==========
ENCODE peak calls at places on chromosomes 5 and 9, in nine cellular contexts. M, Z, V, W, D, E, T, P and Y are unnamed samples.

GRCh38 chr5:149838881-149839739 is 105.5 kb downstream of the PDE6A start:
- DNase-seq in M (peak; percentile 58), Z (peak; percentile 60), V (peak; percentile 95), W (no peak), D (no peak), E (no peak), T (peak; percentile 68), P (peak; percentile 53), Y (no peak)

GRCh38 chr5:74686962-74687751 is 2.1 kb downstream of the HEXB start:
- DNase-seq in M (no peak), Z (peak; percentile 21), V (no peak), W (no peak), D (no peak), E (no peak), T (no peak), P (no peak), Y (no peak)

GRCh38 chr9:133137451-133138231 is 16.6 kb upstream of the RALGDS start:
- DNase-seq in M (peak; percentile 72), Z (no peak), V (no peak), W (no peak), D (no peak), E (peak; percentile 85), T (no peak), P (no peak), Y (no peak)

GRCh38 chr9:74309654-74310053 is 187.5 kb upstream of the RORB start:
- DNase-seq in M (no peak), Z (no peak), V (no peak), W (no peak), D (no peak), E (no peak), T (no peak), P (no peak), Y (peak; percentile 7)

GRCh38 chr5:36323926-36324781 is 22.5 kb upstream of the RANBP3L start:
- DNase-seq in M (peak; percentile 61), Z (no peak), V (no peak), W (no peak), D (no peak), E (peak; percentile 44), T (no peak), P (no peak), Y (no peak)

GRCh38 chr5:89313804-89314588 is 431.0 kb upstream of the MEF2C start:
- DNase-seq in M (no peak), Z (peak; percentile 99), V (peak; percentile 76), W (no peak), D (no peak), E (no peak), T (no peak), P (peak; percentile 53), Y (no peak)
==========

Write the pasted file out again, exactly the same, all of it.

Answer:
ENCODE peak calls at places on chromosomes 5 and 9, in nine cellular contexts. M, Z, V, W, D, E, T, P and Y are unnamed samples.

GRCh38 chr5:149838881-149839739 is 105.5 kb downstream of the PDE6A start:
- DNase-seq in M (peak; percentile 58), Z (peak; percentile 60), V (peak; percentile 95), W (no peak), D (no peak), E (no peak), T (peak; percentile 68), P (peak; percentile 53), Y (no peak)

GRCh38 chr5:74686962-74687751 is 2.1 kb downstream of the HEXB start:
- DNase-seq in M (no peak), Z (peak; percentile 21), V (no peak), W (no peak), D (no peak), E (no peak), T (no peak), P (no peak), Y (no peak)

GRCh38 chr9:133137451-133138231 is 16.6 kb upstream of the RALGDS start:
- DNase-seq in M (peak; percentile 72), Z (no peak), V (no peak), W (no peak), D (no peak), E (peak; percentile 85), T (no peak), P (no peak), Y (no peak)

GRCh38 chr9:74309654-74310053 is 187.5 kb upstream of the RORB start:
- DNase-seq in M (no peak), Z (no peak), V (no peak), W (no peak), D (no peak), E (no peak), T (no peak), P (no peak), Y (peak; percentile 7)

GRCh38 chr5:36323926-36324781 is 22.5 kb upstream of the RANBP3L start:
- DNase-seq in M (peak; percentile 61), Z (no peak), V (no peak), W (no peak), D (no peak), E (peak; percentile 44), T (no peak), P (no peak), Y (no peak)

GRCh38 chr5:89313804-89314588 is 431.0 kb upstream of the MEF2C start:
- DNase-seq in M (no peak), Z (peak; percentile 99), V (peak; percentile 76), W (no peak), D (no peak), E (no peak), T (no peak), P (peak; percentile 53), Y (no peak)